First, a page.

When I started writing this piece, I thought that I was trying to assert that this disconnect is a bad thing, that it’s unnatural, that pop music should continue to uphold our fantasies and give us the leg-up to hope for something better. But the more I parse these videos and means of promotion, I’ve become insurmountably indifferent. All of these examples of marketing generally appear as naturally as Adele’s flip-phone did in the video for “Hello,” but they didn’t catch the same flack. People barely noticed. When confused viewers called attention to Adele’s flip-phone, director Xavier Dolan had to explain that he wanted the video to seem like a period piece. He wanted the “Hello” narrative to resemble the tragic love stories of yore, and romantic fantasies that we’ve collectively upheld. It wasn’t intentional, but by asserting that, Dolan suggests that we reached peak-romance pre-iPhone. And so, that flip-phone made people cringe. Adele might as well have sent a transcript of her song by carrier pigeon. The flip-phone is a reminder of how much things have changed. When I want to call to say I’m sorry for breaking your heart, I don’t call. I send a text, or worse, I subtweet about wanting to say sorry but not really feeling up to it.

There is one pop song, albeit an unconventional one, that addresses all of these conflicts head-on. In the video for her latest single “Hi,” Hannah Diamond sings to her internet lover, someone she met on a variety of unspecified chat rooms and online hang-outs. She shares a situation with Jasmine from Catfish, lamenting: “Baby, I wish that / We could just meet at a party/ I think we could have great chemistry.” PC Music have been thinkpiece-d to hell and back this year with polarizing analyses of the label and its collective members: they’re either genius cultural critics or wealthy art kids who are just contributing more flotsam to the vapidity of daily existence. What’s true is this: the Hannah Diamond project tends to focus on the way in which technology affects our romantic entanglements. Singles “Pink & Blue” and “Attachment” both feature phones as protagonists in a love story, and similarly, “Hi” is about having all of the available tools at your disposal, and still feeling like it’s impossible to really connect with anyone. The video doesn’t sell a dating app service, but it’s a winking prod at them. Diamond’s “Hi” is a barometer of where we were at in 2015, it’s one of the most of-this-moment pop songs to come out this year regardless of what side of the PC Music border you stand on.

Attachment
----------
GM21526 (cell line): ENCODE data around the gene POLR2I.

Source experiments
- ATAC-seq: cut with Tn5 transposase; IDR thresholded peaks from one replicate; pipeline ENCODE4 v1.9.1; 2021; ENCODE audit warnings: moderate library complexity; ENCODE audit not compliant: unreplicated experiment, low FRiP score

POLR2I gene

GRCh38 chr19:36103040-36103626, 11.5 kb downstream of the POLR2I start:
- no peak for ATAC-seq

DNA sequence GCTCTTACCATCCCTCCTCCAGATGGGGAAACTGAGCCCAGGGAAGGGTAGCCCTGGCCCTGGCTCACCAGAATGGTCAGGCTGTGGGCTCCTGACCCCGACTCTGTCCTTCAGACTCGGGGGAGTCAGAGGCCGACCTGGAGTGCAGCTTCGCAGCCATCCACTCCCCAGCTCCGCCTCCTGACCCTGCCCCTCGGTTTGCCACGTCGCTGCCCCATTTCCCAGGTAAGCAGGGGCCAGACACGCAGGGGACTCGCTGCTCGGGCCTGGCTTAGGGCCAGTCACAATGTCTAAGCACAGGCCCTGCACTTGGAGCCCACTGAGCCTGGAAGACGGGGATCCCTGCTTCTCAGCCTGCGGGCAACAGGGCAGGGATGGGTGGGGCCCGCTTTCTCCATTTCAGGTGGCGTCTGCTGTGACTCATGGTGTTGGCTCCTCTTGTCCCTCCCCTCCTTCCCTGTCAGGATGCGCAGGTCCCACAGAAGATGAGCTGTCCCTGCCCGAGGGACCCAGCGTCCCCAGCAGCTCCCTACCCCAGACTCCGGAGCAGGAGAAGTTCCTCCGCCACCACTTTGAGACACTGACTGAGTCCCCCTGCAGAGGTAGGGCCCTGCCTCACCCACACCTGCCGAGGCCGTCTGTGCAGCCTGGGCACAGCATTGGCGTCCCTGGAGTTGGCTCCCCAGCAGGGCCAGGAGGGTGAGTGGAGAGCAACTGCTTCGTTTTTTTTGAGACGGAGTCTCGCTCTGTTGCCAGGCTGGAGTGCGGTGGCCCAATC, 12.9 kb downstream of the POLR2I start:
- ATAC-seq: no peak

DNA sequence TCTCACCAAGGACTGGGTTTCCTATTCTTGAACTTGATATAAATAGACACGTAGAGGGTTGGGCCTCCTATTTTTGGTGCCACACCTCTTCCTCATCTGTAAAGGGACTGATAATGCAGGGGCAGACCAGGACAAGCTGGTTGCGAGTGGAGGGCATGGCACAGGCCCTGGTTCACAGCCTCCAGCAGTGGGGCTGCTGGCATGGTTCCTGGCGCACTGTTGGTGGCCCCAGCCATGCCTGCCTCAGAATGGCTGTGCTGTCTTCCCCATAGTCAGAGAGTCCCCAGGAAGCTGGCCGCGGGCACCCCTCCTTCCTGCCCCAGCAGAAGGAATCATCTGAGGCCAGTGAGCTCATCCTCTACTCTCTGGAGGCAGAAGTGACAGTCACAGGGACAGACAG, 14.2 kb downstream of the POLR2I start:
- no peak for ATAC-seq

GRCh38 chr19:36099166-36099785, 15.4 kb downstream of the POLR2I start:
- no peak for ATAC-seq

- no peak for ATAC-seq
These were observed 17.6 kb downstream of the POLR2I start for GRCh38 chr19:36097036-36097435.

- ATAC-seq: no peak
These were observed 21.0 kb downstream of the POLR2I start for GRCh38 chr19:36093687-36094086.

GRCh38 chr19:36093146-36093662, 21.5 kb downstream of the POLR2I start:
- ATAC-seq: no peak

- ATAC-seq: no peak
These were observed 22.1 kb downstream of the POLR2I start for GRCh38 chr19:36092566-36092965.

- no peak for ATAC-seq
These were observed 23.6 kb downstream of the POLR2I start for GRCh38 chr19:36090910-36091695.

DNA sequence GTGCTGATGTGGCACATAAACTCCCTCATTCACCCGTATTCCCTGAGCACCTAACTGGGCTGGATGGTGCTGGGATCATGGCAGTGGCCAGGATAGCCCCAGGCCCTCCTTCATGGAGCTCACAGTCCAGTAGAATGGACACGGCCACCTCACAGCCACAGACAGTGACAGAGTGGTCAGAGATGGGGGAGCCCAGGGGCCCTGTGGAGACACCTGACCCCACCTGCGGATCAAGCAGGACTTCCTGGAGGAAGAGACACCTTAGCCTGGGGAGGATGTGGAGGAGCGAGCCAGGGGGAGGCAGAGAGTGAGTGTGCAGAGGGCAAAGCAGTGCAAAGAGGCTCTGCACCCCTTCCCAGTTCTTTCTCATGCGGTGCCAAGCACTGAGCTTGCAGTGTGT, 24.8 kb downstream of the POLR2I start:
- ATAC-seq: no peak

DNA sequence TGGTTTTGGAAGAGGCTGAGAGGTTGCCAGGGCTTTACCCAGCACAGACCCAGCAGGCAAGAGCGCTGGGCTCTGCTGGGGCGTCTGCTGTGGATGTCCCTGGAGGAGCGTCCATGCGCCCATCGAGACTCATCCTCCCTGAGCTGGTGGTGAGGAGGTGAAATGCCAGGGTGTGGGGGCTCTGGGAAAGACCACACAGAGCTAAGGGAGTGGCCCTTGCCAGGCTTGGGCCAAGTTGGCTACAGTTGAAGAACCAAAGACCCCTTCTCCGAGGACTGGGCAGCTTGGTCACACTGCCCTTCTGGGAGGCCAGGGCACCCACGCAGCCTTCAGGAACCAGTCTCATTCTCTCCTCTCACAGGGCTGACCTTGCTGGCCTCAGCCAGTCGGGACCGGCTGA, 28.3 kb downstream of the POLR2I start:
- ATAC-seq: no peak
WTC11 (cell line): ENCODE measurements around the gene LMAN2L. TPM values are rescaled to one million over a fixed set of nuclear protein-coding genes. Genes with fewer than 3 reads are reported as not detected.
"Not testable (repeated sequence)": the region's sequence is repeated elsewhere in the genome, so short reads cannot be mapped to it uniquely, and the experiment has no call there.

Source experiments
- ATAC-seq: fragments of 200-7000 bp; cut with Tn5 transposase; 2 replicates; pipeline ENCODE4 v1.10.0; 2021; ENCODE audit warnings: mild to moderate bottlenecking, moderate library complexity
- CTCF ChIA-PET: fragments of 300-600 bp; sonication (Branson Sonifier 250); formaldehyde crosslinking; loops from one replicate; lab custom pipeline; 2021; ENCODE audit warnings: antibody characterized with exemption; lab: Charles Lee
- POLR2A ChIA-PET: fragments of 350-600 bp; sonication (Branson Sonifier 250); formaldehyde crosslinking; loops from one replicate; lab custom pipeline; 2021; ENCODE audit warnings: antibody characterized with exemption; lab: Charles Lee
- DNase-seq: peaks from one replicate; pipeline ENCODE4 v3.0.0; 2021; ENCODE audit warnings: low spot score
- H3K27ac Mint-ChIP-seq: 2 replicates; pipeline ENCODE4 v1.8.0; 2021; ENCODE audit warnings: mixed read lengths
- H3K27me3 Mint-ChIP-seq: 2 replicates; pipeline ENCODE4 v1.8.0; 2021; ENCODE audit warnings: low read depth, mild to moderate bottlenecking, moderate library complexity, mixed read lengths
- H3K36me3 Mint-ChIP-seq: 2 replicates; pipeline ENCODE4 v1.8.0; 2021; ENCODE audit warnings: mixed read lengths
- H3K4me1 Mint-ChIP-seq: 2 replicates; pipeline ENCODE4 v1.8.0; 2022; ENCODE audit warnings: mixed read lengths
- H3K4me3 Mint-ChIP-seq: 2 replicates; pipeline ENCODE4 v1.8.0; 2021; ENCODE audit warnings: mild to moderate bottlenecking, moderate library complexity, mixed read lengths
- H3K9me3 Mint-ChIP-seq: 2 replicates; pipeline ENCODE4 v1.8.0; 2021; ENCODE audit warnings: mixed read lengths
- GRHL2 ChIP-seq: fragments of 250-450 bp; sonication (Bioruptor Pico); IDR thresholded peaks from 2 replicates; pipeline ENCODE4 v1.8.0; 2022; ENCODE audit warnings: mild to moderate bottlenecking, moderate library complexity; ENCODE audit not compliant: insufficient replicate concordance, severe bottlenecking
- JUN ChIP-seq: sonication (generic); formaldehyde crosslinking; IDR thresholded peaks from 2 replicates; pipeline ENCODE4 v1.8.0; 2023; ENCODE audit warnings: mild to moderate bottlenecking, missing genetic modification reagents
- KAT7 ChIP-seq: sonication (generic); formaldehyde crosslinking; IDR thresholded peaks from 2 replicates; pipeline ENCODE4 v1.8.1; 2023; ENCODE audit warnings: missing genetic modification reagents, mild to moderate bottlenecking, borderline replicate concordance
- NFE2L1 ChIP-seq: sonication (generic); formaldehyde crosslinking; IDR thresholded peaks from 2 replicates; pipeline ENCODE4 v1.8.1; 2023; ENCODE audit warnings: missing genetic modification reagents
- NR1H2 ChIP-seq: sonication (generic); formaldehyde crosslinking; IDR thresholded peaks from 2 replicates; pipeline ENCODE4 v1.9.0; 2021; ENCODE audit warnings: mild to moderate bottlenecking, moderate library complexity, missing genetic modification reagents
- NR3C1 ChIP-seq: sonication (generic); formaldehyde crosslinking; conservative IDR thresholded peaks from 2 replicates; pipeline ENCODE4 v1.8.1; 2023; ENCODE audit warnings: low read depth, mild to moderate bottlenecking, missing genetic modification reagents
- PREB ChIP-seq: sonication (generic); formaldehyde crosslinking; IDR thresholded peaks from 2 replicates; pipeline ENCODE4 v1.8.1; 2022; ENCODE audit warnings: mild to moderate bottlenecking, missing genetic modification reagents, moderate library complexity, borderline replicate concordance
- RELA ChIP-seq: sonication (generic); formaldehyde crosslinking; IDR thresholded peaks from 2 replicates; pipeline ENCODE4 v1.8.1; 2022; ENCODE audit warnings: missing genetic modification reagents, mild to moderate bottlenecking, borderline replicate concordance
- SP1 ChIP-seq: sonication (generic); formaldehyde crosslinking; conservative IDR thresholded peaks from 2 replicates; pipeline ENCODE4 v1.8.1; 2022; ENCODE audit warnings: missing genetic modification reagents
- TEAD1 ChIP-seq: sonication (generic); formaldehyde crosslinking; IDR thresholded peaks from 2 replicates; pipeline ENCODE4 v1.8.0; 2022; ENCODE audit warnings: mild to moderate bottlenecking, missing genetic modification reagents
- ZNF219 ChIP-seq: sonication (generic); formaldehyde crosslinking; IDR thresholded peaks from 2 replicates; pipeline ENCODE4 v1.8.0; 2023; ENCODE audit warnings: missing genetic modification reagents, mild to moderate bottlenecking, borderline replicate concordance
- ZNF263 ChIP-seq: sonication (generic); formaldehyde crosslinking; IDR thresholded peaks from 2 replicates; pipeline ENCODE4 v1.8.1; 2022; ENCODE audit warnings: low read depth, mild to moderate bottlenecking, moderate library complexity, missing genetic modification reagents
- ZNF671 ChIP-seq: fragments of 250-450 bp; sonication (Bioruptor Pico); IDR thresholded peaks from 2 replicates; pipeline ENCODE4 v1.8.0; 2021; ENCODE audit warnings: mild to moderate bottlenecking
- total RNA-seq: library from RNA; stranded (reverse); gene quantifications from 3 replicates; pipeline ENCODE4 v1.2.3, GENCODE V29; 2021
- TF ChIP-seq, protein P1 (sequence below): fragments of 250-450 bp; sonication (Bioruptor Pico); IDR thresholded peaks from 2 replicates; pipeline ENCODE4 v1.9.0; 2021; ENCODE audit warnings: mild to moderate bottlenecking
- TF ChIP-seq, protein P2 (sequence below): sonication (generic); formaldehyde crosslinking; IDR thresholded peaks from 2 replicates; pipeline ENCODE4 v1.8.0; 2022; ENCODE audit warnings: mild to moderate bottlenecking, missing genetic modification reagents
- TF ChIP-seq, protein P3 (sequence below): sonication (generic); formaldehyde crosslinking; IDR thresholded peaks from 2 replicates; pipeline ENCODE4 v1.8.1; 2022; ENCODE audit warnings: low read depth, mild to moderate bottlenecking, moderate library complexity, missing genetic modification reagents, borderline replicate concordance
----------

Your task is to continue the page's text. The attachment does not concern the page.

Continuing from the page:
Looking for the connection, those sparks, that infinity is a basic instinct, but the more we refer to our lived realities as “IRL,” the more we acknowledge that our projected web personas have become the default. There is a song on Colleen Green’s latest album, I Want To Grow Up, that illustrates the anxiety of recognizing that our lives are not seamless narratives, that finding your “forever” person might take awhile, or it may never happen. On “Deeper Than Love” she sings: “‘Cause I wanna know real love so desperately/ But I think it’s gotta happen scientifically/ ‘Cause I’m scared, afraid of real intimacy/ You know, the kind they say happens psychologically.” Green’s anxieties can be quelled; we’re already moving in the direction of science, or at least we’re inclined to accept the business of boxing up our personalities into neat little profiles that undercut our flaws and breach the space between our lived lives and the screen. But if this vision of the future is going to be sold to me, if even celebrities are looking (or quasi-looking) for love online, then who the hell are we even looking for? Will popular music continue to uphold fantasy, to keep the daydream alive? All I know is that going forth, there’d better be fewer references to meeting by chance, to locking eyes across a dark room. I want songs about locking eyes through an LCD screen, songs written for luddites among us who can’t accept that this is the new normal.